Though the seven books of The Chronicles of Narnia are written as fairytales for children, they follows C. S. Lewis’s philosophy that, “A children’s story that can only be enjoyed by children is not a good children’s story in the slightest,” and “No book is really worth reading at the age of ten which is not equally – and often far more – worth reading at the age of fifty and beyond.” While I have not yet reached the “fifty and beyond” category, I enjoy these books a little more each time I read them (and I have read them every two or three years since I was in first grade).

The Chronicles of Narnia tell the tale of a magical world of talking animals in which British children have a variety of adventures (defeating a witch, winning the throne for the rightful king, rescuing a lost prince, etc.). Though children from our world are the main characters, the true hero of the series is Aslan, The Great Lion and Son of the Emperor-Over-the-Sea. Aslan is clearly a Christ character, intended by Lewis to be “a supposition” of what it would look like for the Son of God to appear in a different world. Lewis recognized that “The value of myth is that it takes all the things you know and restores to them the rich significance which has been hidden by the veil of familiarity.” Each book, besides being a fun fantasy story, explores a different aspect of Aslan’s character.

  • In The Lion the Witch an the Wardrobe he is the Redeemer
  • In Prince Caspian he is the One who sends help
  • In The Voyage of the ‘Dawn Treader’ he is the Guide and Renewer.
  • In The Silver Chair he is the One who guides with his Words.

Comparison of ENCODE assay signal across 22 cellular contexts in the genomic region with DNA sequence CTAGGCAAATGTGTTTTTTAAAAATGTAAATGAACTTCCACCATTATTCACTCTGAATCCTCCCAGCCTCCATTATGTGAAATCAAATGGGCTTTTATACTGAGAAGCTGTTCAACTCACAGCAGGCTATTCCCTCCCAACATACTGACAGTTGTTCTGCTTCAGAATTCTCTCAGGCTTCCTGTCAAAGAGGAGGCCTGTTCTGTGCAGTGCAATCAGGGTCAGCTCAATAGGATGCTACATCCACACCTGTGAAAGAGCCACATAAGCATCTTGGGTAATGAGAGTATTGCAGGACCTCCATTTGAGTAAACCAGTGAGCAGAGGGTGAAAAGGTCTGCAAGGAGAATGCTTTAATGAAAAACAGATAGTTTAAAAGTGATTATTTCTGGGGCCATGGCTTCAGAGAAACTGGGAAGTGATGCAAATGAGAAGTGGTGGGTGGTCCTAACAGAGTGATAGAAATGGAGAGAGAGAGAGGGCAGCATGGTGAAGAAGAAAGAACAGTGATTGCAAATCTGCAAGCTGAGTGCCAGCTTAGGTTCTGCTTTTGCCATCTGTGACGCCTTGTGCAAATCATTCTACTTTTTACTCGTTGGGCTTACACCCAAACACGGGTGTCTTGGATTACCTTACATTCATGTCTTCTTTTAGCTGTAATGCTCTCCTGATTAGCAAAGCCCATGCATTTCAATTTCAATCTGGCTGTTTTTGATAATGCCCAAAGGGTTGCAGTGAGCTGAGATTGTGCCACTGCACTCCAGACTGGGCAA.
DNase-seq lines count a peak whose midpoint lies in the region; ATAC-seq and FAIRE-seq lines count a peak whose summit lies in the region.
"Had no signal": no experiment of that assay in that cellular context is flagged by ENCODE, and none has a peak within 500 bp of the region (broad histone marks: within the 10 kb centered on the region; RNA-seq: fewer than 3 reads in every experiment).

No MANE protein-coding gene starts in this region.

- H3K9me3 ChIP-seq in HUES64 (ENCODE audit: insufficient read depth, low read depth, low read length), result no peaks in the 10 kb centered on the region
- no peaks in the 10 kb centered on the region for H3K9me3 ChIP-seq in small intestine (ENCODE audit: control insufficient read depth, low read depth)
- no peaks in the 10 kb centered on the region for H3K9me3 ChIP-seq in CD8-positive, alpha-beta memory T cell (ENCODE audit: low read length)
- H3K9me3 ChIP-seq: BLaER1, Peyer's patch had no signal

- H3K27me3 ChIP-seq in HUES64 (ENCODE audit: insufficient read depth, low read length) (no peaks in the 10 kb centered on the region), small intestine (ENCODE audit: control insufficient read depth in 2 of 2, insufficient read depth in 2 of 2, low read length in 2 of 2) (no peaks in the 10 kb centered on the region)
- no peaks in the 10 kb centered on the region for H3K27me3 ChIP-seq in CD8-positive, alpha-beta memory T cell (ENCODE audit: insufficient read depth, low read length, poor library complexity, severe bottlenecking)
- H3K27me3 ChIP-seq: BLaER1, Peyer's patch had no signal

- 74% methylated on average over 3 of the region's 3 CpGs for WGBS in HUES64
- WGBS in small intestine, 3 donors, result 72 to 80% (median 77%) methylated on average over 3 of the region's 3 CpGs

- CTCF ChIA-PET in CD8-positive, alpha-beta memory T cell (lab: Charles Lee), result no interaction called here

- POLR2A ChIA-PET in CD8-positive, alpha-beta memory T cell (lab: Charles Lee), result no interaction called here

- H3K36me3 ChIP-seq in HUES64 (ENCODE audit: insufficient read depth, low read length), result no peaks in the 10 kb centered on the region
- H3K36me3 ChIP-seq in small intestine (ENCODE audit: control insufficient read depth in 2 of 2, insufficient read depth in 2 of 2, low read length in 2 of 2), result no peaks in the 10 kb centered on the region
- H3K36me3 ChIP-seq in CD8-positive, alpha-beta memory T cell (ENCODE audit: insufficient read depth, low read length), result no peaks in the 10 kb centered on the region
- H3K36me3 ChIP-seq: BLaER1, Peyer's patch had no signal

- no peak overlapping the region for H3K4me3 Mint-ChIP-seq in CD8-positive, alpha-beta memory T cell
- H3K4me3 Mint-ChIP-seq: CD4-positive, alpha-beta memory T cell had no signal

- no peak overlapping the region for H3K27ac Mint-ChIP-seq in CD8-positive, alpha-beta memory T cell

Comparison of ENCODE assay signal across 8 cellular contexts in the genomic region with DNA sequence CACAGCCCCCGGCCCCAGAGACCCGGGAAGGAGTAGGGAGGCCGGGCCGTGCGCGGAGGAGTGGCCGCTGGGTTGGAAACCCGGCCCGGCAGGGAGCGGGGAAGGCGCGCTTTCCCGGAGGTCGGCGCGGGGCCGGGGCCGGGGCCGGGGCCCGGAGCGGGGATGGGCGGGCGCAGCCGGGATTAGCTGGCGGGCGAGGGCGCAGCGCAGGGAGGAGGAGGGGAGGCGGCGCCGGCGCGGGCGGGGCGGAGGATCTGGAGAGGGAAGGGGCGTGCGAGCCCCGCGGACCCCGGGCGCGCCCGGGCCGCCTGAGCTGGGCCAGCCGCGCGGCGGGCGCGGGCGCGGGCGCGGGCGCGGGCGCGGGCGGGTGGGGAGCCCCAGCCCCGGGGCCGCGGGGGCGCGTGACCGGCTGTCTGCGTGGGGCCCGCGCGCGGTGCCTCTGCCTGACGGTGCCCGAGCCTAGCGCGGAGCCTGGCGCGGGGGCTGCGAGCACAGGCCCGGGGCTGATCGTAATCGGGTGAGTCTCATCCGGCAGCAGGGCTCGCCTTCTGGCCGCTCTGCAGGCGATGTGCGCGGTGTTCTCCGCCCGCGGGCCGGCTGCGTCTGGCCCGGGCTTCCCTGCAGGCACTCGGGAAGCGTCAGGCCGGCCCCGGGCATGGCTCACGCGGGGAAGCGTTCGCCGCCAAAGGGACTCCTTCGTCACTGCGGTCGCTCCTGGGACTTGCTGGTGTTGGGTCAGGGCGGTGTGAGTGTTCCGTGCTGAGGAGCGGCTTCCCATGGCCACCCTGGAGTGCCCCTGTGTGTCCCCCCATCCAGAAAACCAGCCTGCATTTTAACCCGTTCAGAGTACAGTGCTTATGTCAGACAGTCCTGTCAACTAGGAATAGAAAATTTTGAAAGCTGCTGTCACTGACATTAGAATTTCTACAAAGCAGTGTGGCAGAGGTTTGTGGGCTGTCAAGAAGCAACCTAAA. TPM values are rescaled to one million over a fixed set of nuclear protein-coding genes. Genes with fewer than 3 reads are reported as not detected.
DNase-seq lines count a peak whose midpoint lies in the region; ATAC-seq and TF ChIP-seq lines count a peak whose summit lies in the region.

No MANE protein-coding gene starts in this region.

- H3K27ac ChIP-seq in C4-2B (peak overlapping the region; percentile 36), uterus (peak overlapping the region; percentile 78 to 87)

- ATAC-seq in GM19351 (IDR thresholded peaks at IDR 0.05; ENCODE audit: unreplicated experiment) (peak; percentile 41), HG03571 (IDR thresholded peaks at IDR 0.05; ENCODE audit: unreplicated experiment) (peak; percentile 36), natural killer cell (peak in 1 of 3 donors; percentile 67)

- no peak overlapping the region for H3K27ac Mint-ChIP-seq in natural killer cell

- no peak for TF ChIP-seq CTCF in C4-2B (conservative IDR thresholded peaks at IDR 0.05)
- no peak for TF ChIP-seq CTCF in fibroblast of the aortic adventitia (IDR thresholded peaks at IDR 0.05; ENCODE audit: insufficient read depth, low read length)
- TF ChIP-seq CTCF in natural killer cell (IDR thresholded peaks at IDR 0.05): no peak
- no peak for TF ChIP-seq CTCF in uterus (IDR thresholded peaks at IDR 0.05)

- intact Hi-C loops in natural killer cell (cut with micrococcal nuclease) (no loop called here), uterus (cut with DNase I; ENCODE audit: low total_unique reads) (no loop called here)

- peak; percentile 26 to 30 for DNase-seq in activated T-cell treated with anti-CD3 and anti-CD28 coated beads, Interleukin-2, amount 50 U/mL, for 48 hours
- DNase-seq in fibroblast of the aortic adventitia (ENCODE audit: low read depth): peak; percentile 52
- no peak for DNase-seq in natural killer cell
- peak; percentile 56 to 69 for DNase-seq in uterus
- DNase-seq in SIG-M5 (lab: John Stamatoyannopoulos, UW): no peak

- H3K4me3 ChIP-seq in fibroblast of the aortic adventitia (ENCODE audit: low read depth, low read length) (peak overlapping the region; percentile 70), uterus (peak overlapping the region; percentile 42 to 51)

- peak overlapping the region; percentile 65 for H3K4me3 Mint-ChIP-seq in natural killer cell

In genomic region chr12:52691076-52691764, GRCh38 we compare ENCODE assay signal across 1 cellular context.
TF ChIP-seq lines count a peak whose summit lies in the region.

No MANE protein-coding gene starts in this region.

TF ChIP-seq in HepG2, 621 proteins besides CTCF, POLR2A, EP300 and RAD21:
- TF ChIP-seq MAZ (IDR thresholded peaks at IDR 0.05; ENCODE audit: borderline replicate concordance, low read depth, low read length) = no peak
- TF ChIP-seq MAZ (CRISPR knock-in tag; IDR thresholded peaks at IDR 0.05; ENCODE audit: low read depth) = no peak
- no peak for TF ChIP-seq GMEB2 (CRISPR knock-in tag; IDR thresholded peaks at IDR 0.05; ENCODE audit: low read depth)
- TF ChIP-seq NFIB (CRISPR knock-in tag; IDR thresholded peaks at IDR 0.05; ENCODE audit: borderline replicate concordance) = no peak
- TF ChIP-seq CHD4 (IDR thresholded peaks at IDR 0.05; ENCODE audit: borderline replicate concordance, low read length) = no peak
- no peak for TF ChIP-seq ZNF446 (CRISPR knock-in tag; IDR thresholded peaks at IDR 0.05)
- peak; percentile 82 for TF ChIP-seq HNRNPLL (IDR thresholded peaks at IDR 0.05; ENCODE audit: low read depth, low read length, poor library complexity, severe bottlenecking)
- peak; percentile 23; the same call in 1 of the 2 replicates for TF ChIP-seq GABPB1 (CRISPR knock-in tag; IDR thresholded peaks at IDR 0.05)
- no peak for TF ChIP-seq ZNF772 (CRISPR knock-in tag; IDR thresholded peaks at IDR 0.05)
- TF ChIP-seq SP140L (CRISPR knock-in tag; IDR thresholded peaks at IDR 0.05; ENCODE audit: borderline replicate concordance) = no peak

• In The Horse and His Boy he is the One in sovereign control of events.
  • In The Magician’s Nephew he is the Creator.
  • In The Last Battle he is the One who ushers his children into paradise.

…and so much more. These books have grown with me through increased understanding in a way described by Aslan in Prince Caspian:

“Aslan,” said Lucy “you’re bigger.”
“That is because you are older, little one,” answered he.
“Not because you are?”
“I am not. But every year you grow, you will find me bigger.”

The only book in the series about which I have some reservations is The Last Battle. It contains breathtaking descriptions of paradise but also emphasizes some confused pluralistic ideas that depart from biblical orthodoxy. It is still worth reading, but those who take seriously Jesus’ claims to be the only way to heaven (e.g. John 3:16-18) should approached it with discernment.

The order in which I have listed the books above is C. S. Lewis’s original publication order, and I personally think they are far better when read in that sequence rather than the “chronological” order currently used by publishers. If nothing else, Lewis clearly intended The Lion, the Witch, and the Wardrobe to be the readers’ first impression of Aslan. And I will leave you with part of Aslan’s beautiful introduction from that book. Come meet Aslan:

“…Aslan is a lion–the Lion, the great Lion.”